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M01-18

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M01-18  [#permalink]

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New post 02 Apr 2018, 09:06
rohitsaxena00 wrote:
Bunuel wrote:
Official Solution:

How many of the three-digit numbers are divisible by 7?

A. 105
B. 106
C. 127
D. 128
E. 142


Approach One: Divide all of the three-digit numbers \(999 - 100 + 1 = 900\)(Don't forget to add 1 to get the number of all the 3-digit numbers) by 7, which is 128.57, and then round it off to 128.

Approach Two: Find the first and the last multiples of 7 WITHIN the range (which is between 105 and 994). Find the positive difference, divide by 7, and add 1:
\(\frac{994-105}{7}+1=128\)


Answer: D


Hi Bunuel,

Although I solved this question using approach 2 and got it correct, I would prefer to use the Approach 1 as advised by you as it is a shorter method to solve the same.

But I have a doubt regd Approach 1:
1) In approach 1 should we ALWAYS first add 1 and then divide by 7 (or whatever number's multiple we have to find out)?
2) In approach 1 should we ALWAYS round off the resultant number to a smaller number as done in this case or does it change in certain cases?

Basically will approach one work the same way in all such type of questions no matter what range and what number's multiple we have to find out?

I have the same doubt as rohit. Approach 2 works all the time, there is no doubt on its credibility. But approach 1 is much more quicker than approach 2(since we dont need to find 1st and last terms). If the answer choices are not close we can safely use Approach 1(if 127 is not given as an option). Due to the glitches in approach 1, as explained by kyles in this thread, we cannot always use Approach 1.

chetan2u / Bunuel
Please corroborate my opinion regarding approach 1
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Re: M01-18  [#permalink]

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New post 02 Apr 2018, 09:26
1
itisSheldon wrote:
rohitsaxena00 wrote:
Bunuel wrote:
Official Solution:

How many of the three-digit numbers are divisible by 7?

A. 105
B. 106
C. 127
D. 128
E. 142


Approach One: Divide all of the three-digit numbers \(999 - 100 + 1 = 900\)(Don't forget to add 1 to get the number of all the 3-digit numbers) by 7, which is 128.57, and then round it off to 128.

Approach Two: Find the first and the last multiples of 7 WITHIN the range (which is between 105 and 994). Find the positive difference, divide by 7, and add 1:
\(\frac{994-105}{7}+1=128\)


Answer: D


Hi Bunuel,

Although I solved this question using approach 2 and got it correct, I would prefer to use the Approach 1 as advised by you as it is a shorter method to solve the same.

But I have a doubt regd Approach 1:
1) In approach 1 should we ALWAYS first add 1 and then divide by 7 (or whatever number's multiple we have to find out)?
2) In approach 1 should we ALWAYS round off the resultant number to a smaller number as done in this case or does it change in certain cases?

Basically will approach one work the same way in all such type of questions no matter what range and what number's multiple we have to find out?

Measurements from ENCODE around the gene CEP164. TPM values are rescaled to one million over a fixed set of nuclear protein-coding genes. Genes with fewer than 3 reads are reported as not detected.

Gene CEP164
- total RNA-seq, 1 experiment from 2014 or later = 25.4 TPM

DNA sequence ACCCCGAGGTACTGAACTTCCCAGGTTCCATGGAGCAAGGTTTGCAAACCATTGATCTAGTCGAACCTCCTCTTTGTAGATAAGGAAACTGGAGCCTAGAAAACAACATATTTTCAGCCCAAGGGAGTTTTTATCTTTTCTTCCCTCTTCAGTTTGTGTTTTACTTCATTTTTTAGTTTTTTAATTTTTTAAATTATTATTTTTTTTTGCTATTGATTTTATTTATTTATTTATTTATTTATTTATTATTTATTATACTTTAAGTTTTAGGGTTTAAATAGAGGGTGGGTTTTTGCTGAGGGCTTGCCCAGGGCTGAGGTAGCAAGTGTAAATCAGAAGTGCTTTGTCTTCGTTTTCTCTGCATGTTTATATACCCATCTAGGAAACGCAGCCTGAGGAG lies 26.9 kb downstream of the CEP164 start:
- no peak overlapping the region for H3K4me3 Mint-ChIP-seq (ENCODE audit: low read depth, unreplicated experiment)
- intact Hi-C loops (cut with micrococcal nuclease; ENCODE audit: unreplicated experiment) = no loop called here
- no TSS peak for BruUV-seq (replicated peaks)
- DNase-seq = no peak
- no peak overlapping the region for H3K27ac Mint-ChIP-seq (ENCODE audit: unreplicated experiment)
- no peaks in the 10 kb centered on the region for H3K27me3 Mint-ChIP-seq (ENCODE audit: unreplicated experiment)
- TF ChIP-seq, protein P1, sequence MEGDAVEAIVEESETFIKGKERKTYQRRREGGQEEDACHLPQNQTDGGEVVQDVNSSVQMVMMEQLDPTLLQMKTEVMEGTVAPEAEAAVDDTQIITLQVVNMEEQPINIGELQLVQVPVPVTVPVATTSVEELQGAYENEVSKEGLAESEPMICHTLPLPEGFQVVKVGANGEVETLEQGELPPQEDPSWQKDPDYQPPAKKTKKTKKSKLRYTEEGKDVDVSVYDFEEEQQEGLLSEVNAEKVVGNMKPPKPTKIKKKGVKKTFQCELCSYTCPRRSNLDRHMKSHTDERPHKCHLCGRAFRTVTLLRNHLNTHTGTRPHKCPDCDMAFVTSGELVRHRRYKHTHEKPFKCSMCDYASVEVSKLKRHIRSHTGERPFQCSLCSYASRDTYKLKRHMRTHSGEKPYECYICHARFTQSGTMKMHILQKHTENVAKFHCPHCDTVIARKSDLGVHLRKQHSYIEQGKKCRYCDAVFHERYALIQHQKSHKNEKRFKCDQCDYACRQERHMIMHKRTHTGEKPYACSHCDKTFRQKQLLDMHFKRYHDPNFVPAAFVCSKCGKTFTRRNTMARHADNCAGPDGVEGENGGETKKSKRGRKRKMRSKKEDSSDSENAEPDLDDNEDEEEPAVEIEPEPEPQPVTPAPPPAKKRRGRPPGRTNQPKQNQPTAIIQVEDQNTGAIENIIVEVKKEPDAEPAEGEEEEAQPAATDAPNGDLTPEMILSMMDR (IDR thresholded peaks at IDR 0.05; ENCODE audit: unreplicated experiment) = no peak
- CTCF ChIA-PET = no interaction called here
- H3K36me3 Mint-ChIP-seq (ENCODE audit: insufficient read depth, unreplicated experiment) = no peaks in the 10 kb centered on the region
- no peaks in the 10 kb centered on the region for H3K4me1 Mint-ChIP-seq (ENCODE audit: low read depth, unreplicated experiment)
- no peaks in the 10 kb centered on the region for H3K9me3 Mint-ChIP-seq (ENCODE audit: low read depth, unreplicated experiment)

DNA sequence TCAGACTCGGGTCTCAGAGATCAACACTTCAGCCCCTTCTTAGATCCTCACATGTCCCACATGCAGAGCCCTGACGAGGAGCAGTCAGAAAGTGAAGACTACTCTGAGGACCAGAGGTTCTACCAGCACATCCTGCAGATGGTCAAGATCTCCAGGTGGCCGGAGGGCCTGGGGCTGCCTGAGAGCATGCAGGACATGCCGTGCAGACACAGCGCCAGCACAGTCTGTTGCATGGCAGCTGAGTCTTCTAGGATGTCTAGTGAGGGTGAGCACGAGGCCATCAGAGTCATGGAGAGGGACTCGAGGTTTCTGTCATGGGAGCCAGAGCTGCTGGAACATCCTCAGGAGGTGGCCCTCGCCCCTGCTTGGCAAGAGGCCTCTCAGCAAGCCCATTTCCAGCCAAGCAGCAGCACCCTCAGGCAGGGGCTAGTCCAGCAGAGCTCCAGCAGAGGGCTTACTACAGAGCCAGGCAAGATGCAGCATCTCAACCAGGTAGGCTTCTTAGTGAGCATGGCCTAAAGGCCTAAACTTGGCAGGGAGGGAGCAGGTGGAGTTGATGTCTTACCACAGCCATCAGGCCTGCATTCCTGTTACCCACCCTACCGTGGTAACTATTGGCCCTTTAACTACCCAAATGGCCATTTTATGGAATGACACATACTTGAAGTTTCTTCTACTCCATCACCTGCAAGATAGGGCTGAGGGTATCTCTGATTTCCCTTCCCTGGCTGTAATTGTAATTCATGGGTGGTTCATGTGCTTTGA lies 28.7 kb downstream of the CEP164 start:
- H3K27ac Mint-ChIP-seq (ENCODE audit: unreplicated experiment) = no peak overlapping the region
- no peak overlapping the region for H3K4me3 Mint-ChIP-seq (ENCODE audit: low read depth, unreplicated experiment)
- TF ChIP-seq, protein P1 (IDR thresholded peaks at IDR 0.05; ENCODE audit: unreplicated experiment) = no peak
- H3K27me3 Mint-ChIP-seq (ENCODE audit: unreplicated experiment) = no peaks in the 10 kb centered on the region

I have the same doubt as rohit. Approach 2 works all the time, there is no doubt on its credibility. But approach 1 is much more quicker than approach 2(since we dont need to find 1st and last terms). If the answer choices are not close we can safely use Approach 1(if 127 is not given as an option). Due to the glitches in approach 1, as explained by kyles in this thread, we cannot always use Approach 1.

chetan2u / Bunuel
Please corroborate my opinion regarding approach 1



Hi...
ADDING 1 is an important aspect and can give you a wrong answer at times..
Rounding off is to lower INTEGER..
What are these DECIMALS- they give you the remainder..

Why adding 1 is important?
Say we have to find multiples of 10 in 3-digit numbers.
If you write 999-100=899.. divide by 10 --- 89.9, so 89..
But that's not correct.. Ans is 90.... 999-100+1=900

Now where can you go WRONG by using approacch 1..
When the numbers on either end are div by that number..
Say number of multiple of 10 between 100 and 200..
Approach 1 ..
200-100+1=101....
. 101/10=10.1~10
But multiples are 100,110,120,130,140,150,160,170,180,190,200=11
Here actually approach 1 becomes 2 and answer should be (200-100)/10 +1=10+1=11
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1) Absolute modulus : http://gmatclub.com/forum/absolute-modulus-a-better-understanding-210849.html#p1622372
2)Combination of similar and dissimilar things : http://gmatclub.com/forum/topic215915.html
3) effects of arithmetic operations : https://gmatclub.com/forum/effects-of-arithmetic-operations-on-fractions-269413.html


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Re: M01-18  [#permalink]

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New post 03 Sep 2018, 13:16
Quick solution:

1) Scan answer choices.
2) Only (C) and (D) are very close together 127 128
3) Think like the test-maker, he probably wants you to confuse one for the other
4) Think about it, if you were normally doing this problem, the real issue is that you miscount, by excluding the last integer (i.e. the common mistake would be to exclude the last integer when you use normal subtraction vs. inclusive subtraction (e.g. how many digits between 2 and 5 inclusive is 5 - 2 + 1 = 4 (Correct) vs. 5 - 2 = 3 (Incorrect and Trap answer choice) Therefore, the right answer must be one higher than the trap answer
5) Go back to step 2 look at 127 and 128, the test maker is trying to trick us into choosing 127 (the one lower - miscounted) therefore, 128 should be the right answer.
Re: M01-18 &nbs [#permalink] 03 Sep 2018, 13:16

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